A Jacksonville, Florida teen named Shelton Thomas Bell was indicted July 18 on charges of conspiracy and attempt to provide material support to terrorists. Only 19 years old at the time of his arrest, Bell was a convert to Islam who previously had attended the N.E. Florida Islamic Center in Jacksonville before departing in late 2012 on an overseas journey to join the “jihad.”
Somehow, somewhere, Bell seemed to have gotten the idea that jihad was violent armed fighting, and he wanted to link up with a branch of Al-Qaeda in the Arabia Peninsula (AQAP) called Ansar al-Shariah (AAS), which is based in Yemen.
The primary objective of both AQAP and its AAS spin-off is the imposition and enforcement of Islamic (sharia) law. Both AQAP and AAS are on the list of U.S. Foreign Terrorist Organizations , which makes it a crime to provide them material support.
Unfortunately for Bell, his late September 2012 journey to the Middle East began with a stopover in Israel, who promptly refused him entry and put him on a return flight to his previous stopover, in Warsaw, Poland. There, Bell bought a ticket to Amman, Jordan, where things seemed to come apart for him.
According to the indictment, Bell intended to travel to Oman before making his way overland to join Islamic fighters in Yemen; he even bought a plane ticket to Oman. Whether it was an Israeli entry refusal stamp in his passport, or simply Jordanian officials talking with their Israeli counterparts, Bell’s journey to jihad went no further than Amman and he returned to the U.S.
As Randy McDaniels noted in a July 22 WatchDogWire article about the case, Bell was only 17 years old when attended the N.E. Florida Islamic Center; and yet, even at that young age, according to Parvez Ahmed, a Board member and official spokesman for the Islamic Center, Bell already stood out for his “very traditional Islamic clothing,” an obvious signal to his developing Islamic devotion.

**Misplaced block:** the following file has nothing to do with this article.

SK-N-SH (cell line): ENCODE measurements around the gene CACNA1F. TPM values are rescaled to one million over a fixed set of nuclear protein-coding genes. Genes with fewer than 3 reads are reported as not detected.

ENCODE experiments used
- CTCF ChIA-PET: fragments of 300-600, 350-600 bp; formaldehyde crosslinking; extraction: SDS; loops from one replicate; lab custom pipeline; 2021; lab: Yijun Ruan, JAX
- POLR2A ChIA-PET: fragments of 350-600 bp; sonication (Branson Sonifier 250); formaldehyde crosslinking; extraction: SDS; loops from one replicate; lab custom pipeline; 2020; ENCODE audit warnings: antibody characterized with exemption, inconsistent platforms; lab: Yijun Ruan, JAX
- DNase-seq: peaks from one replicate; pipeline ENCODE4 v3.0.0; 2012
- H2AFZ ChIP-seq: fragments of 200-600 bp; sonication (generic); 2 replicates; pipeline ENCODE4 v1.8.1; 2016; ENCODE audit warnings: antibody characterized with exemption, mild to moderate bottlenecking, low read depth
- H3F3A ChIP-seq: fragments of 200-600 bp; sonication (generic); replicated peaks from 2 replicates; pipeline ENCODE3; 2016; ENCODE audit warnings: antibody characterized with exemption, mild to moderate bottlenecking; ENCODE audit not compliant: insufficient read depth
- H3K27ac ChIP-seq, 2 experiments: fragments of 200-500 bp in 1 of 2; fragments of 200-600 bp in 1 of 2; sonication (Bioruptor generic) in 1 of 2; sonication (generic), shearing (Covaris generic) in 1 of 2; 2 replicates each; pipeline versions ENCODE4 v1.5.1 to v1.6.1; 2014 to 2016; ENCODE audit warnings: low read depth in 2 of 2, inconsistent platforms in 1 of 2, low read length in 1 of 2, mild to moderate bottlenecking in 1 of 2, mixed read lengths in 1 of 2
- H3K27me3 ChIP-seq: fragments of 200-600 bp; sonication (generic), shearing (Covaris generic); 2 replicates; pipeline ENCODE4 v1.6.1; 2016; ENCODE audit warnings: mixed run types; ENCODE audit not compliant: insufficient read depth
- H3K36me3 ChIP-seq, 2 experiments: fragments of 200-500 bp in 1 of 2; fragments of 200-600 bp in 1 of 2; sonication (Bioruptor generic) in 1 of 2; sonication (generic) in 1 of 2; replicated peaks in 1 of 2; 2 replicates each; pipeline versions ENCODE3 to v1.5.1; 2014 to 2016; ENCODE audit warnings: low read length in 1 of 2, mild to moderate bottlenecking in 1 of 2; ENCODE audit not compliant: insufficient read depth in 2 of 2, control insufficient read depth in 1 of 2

The district court indictment further notes that, during 2012, Bell had drawn attention to himself by trying to persuade at least one other Jacksonville juvenile to join him in his journey to jihad. That unnamed juvenile participated in physical fitness and firearms training with Bell and even conducted a practice run with him one night in July 2012 when they “caused significant damage to religious statues at the Chapel Hill Memorial Gardens Cemetery.”
Inept as Bell’s attempts to fight jihad with AAS/AQAP may have been, the key issues here, as McDaniels points out, center rather on who were the influential individuals in Bell’s life that led him to convert to Islam in the first place and then so deeply indoctrinated him with Islamic precepts on jihad that he took such concrete, indictable steps towards joining forces that are implacably hostile to U.S. national security interests.
Did Bell fall under the influence of individuals at the N.E. Florida Islamic Center? Did any of such influences point him in the direction of online internet contacts in the world of jihadist chat rooms?
Read more at The Clarion Project